August 03, 2015
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July 31, 2015
Accommodating Religious Beliefs in the Workplace: What are the Limits?
Sikiru Adeyeye requested approximately four weeks of leave from work to participate in his father’s funeral ceremony in Nigeria. In his request, Adeyeye explained that he had to attend the “funeral rite” and that it was “very important for [him] to be there . . . according to our custom and tradition.” He noted that his attendance was “compulsory . . . so that death will not come or take away any of the children’s [of the deceased] life.”
His employer denied the request and terminated his employment when Adeyeye still went to Nigeria. Did Adeyeye request a religious accommodation? Was his employer obligated to grant the request?
A federal district court ruled that Adeyeye did not make clear that he was seeking a religious accommodation—making his termination proper—and dismissed the case. The U.S. Court of Appeals for the Seventh Circuit disagreed, reasoning that the request sufficiently put his employer on notice that his need for leave was based on his religion, and sent the case back to the district court.
Accommodating religious practices and beliefs often presents difficult decisions for employers. This article briefly outlines federal law on religious accommodation.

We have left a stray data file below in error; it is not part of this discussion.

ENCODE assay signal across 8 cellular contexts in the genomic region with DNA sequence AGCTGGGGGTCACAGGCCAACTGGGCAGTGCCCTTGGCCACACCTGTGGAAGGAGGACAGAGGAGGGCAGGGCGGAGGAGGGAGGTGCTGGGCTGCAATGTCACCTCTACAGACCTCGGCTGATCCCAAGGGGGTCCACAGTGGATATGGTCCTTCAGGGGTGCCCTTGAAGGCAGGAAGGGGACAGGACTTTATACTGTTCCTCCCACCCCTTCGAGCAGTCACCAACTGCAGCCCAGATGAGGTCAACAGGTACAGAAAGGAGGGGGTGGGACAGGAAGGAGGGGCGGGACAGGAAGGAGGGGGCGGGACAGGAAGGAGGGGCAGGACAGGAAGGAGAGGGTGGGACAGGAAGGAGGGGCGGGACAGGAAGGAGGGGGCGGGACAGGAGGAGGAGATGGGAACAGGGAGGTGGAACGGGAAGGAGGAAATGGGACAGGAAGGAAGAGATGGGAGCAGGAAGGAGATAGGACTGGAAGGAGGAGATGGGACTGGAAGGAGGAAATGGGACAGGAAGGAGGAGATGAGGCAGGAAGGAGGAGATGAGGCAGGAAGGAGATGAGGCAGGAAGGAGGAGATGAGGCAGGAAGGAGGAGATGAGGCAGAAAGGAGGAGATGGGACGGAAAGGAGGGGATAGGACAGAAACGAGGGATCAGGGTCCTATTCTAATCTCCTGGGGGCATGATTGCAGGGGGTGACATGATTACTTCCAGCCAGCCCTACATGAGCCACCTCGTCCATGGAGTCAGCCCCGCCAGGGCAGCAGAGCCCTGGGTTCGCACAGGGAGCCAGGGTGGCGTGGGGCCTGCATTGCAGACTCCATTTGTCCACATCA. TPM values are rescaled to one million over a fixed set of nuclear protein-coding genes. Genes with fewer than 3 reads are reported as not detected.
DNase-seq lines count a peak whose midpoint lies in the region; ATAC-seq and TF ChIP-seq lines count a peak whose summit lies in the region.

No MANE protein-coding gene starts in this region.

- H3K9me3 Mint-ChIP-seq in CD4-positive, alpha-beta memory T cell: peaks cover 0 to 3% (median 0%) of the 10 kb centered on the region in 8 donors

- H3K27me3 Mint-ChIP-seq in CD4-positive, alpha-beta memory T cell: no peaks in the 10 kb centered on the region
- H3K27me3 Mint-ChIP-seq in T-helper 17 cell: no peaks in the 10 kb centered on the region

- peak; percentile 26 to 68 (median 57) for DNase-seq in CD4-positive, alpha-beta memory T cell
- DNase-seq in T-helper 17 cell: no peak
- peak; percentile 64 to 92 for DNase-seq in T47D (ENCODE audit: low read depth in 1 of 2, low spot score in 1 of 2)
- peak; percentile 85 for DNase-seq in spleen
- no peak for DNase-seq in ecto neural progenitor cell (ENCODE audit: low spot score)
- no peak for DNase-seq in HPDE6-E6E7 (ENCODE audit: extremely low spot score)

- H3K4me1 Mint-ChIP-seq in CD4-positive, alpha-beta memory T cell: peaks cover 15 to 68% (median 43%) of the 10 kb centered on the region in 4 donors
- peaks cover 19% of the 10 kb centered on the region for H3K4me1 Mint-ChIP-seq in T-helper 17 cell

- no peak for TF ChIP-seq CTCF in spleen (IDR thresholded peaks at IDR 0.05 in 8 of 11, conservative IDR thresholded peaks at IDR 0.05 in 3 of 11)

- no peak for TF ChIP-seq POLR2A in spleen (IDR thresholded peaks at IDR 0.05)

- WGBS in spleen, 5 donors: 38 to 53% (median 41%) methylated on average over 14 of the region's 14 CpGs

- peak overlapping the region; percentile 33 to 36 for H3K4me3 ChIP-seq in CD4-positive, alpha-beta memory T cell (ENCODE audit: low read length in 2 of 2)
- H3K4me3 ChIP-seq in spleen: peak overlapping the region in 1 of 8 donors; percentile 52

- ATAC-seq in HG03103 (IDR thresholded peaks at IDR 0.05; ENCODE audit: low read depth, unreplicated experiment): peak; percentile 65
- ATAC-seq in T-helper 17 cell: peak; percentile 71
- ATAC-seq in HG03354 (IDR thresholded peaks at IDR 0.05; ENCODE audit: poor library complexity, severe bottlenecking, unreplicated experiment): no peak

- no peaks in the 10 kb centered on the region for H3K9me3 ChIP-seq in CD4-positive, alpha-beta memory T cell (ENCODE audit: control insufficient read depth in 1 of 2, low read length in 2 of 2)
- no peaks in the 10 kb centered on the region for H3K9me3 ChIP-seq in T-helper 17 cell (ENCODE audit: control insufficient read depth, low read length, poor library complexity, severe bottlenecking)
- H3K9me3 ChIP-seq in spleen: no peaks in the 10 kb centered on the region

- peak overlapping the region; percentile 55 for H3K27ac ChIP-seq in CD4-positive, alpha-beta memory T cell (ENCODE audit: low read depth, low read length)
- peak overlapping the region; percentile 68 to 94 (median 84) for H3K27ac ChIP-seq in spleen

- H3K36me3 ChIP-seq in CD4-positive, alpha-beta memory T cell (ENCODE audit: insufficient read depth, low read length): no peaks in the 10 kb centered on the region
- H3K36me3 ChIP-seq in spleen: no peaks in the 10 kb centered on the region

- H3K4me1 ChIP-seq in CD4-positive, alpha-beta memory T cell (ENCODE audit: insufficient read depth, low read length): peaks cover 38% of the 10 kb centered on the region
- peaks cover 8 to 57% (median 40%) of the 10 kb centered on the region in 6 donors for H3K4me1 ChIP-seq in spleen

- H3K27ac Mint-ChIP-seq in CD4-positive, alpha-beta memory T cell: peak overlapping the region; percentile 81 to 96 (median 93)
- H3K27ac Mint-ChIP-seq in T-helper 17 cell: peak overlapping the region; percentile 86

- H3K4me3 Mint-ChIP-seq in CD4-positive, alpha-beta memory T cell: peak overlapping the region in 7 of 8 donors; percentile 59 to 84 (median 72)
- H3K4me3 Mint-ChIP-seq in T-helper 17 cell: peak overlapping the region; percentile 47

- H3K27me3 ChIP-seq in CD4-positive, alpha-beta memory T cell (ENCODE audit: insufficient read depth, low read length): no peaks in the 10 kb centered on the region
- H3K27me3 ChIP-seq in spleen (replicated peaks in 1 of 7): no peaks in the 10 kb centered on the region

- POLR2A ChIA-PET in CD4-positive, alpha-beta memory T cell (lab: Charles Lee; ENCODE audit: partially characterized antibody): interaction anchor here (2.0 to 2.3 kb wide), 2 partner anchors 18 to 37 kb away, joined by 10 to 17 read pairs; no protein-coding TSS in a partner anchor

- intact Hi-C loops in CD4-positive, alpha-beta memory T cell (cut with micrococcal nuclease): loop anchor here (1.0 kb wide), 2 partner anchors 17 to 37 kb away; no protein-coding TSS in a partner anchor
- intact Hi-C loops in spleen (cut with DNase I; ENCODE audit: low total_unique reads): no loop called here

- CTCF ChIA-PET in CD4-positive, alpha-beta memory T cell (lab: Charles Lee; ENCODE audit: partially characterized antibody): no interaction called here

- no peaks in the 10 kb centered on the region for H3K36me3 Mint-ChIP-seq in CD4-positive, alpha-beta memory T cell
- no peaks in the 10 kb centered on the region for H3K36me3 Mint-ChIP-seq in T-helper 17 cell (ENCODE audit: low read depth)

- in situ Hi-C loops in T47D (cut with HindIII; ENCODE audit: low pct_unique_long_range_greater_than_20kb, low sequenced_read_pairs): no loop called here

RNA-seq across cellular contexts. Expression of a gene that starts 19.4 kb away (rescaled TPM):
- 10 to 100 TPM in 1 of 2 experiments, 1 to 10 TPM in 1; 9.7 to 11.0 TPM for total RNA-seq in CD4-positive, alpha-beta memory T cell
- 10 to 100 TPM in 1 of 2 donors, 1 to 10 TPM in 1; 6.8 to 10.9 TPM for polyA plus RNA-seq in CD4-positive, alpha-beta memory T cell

What is a “religion” that needs to be accommodated?
Title VII defines the term “religion” to “include all aspects of religious observance and practice, as well as belief.” According to Equal Employment Opportunity Commission (EEOC) guidelines, a religious practice includes “moral or ethical beliefs as to what is right and wrong which are sincerely held with the strength of traditional religious views.”
The religion does not need to be widely practiced, formally organized, or include traditional religious elements such as a belief in a superior being or the afterlife. For example, vegetarianism has been found by courts to be a religion, as has atheism.
But “religion” is not all encompassing. Cultural and political beliefs are not protected as religion. This includes cultural dress that reflects an individual’s “heritage.” Similarly, supervisor discussions of political conflicts have been found not to constitute religious harassment, even though they involved ethnic groups that generally adhered to certain religions and were conducted in front of an employee who was a member of the religion.
However, cultural or political accommodation requests can have religious elements and should be carefully analyzed by employers.
What are employer’s accommodation obligations?
To be entitled to a religious accommodation, an applicant or employee must inform the employer of the need for the accommodation. Once an employer has been notified, it bears a duty to reasonably accommodate that individual’s religious beliefs and practices (absent an undue hardship).